I'm giving a talk called “Rehabilitating pkglint” later this month at pkgsrcCon, which means I need to do some work worth talking about. pkglint is a tool for pkgsrc developers to find common errors in packages. It's not part of pkgsrc infrastructure proper, but it's a key step in the package development cycle. And it has problems. One proposed solution is to rewrite it.

A rewrite may or may not be a good idea (I bet not), but in either case, the beginning of the solution to pkglint's problems is to first understand and document its current behavior. I've retrofitted (very cautiously) a place to put tests, along with a handful of test cases. A long road of adding coverage and safely refactoring lies ahead. To get as far as I possibly can by the 23rd, I need to be able to:

  • Work offline,
  • Make experimental and possibly outlandish choices,
  • Commit promptly each time one of those choices pays off, and
  • Not worry (yet) about having my changes reviewed and approved.

If pkgsrc were managed in a DVCS, I'd be good to go. Since it's in CVS, I did this:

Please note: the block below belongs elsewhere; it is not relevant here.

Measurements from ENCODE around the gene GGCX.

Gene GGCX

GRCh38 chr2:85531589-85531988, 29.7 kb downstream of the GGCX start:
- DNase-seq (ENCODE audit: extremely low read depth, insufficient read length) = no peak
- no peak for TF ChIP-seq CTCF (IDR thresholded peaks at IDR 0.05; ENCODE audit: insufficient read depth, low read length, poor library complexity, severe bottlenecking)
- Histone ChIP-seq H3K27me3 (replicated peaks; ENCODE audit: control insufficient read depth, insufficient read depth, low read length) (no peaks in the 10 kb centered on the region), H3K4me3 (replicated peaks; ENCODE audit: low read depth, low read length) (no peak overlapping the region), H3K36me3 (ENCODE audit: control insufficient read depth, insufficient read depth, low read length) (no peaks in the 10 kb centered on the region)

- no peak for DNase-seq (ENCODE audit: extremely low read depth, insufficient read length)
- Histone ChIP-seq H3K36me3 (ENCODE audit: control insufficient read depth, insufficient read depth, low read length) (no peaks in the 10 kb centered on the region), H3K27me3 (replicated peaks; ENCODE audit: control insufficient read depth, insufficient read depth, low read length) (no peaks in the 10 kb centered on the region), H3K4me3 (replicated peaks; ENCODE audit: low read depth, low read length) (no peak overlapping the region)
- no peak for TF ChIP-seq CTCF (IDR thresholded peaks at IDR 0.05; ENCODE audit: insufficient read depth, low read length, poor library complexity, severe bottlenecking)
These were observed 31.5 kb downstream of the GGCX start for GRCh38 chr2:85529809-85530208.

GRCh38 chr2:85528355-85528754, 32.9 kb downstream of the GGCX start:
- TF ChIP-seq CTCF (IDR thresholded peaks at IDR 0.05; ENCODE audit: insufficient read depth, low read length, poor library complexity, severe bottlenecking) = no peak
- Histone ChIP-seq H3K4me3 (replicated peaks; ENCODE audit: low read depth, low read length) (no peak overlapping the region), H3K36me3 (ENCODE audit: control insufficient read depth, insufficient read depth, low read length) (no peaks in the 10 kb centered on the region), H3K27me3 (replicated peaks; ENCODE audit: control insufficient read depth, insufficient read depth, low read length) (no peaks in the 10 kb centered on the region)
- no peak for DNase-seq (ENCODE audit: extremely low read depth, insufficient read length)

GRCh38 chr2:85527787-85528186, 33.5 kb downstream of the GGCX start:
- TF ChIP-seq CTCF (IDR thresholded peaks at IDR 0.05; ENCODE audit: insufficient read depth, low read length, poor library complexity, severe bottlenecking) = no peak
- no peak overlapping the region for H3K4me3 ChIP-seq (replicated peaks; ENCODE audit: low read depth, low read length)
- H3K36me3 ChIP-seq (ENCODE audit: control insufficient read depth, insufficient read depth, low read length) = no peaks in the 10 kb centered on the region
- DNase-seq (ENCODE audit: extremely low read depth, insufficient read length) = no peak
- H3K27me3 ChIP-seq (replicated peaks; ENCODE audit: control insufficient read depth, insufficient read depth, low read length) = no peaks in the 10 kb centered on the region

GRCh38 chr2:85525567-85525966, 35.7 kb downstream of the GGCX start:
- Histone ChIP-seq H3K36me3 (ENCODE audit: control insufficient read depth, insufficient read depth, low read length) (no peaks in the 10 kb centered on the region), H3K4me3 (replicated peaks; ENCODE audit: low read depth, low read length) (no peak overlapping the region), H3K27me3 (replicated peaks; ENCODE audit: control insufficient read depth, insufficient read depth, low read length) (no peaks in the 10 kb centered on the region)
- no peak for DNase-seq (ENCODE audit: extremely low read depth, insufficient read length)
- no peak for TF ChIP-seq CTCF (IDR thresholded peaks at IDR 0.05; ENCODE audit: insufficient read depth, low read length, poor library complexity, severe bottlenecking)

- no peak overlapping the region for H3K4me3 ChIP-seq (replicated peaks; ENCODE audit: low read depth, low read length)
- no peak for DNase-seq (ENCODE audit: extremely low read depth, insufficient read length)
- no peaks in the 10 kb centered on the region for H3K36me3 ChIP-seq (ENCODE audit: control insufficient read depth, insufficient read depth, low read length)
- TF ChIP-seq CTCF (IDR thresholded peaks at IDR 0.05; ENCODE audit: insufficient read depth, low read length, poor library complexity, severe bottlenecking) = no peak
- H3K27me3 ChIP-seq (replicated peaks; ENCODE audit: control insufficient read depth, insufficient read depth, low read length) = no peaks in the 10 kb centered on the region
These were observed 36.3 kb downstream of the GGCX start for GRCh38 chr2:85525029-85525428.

$ echo .git >> ~/.cvsignore
$ echo CVS >> ~/.gitignore_global
$ cd .../pkgsrc/pkgtools/pkglint
$ git init
$ git add .
$ git commit -am 'Add pkglint to git for offline hacking.'
$ git checkout -b rehab

Now I'm tracking pkglint in its own little git repository. The master branch tracks upstream, and the rehab branch is where I hack:

$ cd .../pkgsrc/pkgtools/pkglint
$ git checkout master
$ cvs update
$ git commit -am 'Track upstream changes from pkgsrc CVS.'
$ git checkout rehab
$ git rebase master
$ vi files/pkglint.t files/pkglint.pl && make test && make clean
$ git commit -am 'More cool stuff on my branch.'

This is a slightly clever trick, but not too much so. I'm happy and productive with it so far.